The new MySQL Workbench version 6.2 has its usual share of new¬†features but also¬†brings¬†some big improvements that will be very welcome even to long time¬†users that only need the bread and butter basic functionality. Here’s the list:

Spatial Data Viewer

MySQL 5.7 will include much awaited GIS support for InnoDB tables. To make it easier to quickly visualize spatial/geometry data in geographic context, Workbench 6.2 includes a viewer for resultsets containing that type of data. The viewer will render data from each row as a separate clickable element. When clicked, you can view the rest of the data from that row in the textbox. If you have multiple queries with geometry data, you can overlay them in the same map. spatial_viewer

Geometry Data Viewer

Both the Field and Form Editors were updated to support the GEOMETRY datatype. You can view geometry data like polygons from a single row as an image or as text, in any of the common WKT, GeoJSON, GML or KML formats. form_editor

MS Access Migration

MS Access support was added to the¬†Migration Wizard in MySQL Workbench 6.2, joining¬†MS SQL Server, Sybase ASE, Sybase SQL Anywhere, PostgreSQL, SQLite and “Generic ODBC” as migration sources. You can read more about it in¬†How-To: Guide to Database Migration from MS Access using MySQL Workbench.

Metadata Lock Browser

MySQL uses metadata locking to manage access to objects (tables, triggers, and so forth). Sometimes that can be puzzling, as your query may block waiting on an object being manipulated by another connection from maybe another user. The Client Connections list was updated to take advantage of the metadata lock information provided in the performance_schema starting in MySQL 5.7.3, to show information about what locks a connection is waiting for and what it holds. client_connections_locks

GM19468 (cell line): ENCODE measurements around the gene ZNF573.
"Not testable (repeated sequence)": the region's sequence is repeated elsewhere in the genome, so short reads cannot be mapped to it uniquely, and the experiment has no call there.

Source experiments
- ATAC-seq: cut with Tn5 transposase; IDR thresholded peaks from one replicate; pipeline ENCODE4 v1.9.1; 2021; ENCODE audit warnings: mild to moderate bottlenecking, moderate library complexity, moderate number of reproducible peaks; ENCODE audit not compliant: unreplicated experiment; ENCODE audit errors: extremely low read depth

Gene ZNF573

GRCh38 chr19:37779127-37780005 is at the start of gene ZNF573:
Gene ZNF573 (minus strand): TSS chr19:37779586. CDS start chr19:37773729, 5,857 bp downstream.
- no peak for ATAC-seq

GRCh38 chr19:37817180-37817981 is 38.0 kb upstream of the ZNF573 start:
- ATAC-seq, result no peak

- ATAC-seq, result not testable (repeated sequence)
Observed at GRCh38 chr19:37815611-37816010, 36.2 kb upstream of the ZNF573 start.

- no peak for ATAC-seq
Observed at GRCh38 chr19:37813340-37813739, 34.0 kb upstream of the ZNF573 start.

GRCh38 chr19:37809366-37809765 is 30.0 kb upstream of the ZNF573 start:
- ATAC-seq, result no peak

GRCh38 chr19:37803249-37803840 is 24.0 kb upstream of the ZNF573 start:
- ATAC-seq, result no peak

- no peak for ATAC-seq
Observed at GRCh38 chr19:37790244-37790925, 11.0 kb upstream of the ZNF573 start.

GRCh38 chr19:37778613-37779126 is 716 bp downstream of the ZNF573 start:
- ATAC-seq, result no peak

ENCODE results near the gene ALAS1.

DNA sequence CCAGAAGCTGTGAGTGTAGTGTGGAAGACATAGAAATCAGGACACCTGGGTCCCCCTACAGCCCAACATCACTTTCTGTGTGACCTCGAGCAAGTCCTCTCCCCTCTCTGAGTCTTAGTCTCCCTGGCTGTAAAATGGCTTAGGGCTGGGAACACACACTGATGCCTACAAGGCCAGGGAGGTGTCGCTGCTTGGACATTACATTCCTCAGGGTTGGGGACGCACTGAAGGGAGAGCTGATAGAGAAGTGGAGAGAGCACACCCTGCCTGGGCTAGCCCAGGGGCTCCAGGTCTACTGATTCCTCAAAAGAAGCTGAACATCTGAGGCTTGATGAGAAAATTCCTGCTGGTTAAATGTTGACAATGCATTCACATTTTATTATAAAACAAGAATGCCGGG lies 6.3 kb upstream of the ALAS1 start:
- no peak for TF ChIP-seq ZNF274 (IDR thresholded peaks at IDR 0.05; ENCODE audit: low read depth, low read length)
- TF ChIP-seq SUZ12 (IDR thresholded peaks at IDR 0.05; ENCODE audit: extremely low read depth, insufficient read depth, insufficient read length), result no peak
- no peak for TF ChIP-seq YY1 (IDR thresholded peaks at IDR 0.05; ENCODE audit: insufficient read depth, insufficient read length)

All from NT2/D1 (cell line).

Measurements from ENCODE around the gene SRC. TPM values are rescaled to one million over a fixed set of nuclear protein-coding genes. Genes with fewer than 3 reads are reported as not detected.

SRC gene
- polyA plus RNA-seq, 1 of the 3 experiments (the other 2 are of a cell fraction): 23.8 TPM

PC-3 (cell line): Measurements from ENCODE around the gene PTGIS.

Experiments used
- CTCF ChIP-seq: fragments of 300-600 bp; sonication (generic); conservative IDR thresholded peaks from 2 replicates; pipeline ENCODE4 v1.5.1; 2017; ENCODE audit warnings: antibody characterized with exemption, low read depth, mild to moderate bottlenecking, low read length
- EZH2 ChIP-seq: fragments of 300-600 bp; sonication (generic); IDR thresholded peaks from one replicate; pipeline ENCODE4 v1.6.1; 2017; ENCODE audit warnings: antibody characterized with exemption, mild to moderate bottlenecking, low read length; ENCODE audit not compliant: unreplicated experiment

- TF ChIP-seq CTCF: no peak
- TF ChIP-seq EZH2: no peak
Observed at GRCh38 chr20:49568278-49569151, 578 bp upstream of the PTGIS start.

Updated Client Connection Browser

Speaking of the Client Connection browser, a neat feature added in MySQL 5.6 is the connection attribute dictionary, which includes handy things like the name of the clients that are connected (as long as the client supports it). You can access that by clicking the Show Details button in the Client Connection screen. client_connections

Improved Visual Explain

In MySQL 5.7, the Optimizer Team has been doing great work in refactoring as well as innovation with the new Cost Model. The improved Visual Explain enables the DBA to now get deeper insights into Optimizer decision making, for improved performance tuning of queries. explain   The UI was also improved to allow easier navigation in large query plans.

Streamlined Query Results Panel

The query results panel was updated to centralize the many features related to result sets into a single location. Result Grid, Form Editor, Field Types, Query Stats, Execution Plan (including the traditional and Visual Explain) and the new Spatial Viewer are all easily accessible from a single interface. Screenshot 2014-09-05 14.35.39

Shared Snippets

SQL Snippets are useful to store queries and commands that are used often, but until now they could¬†only be stored locally. In 6.2, you can now store snippets in the MySQL server you’re connected to and anyone anywhere who¬†can access the .mysqlworkbench schema can also use these snippets.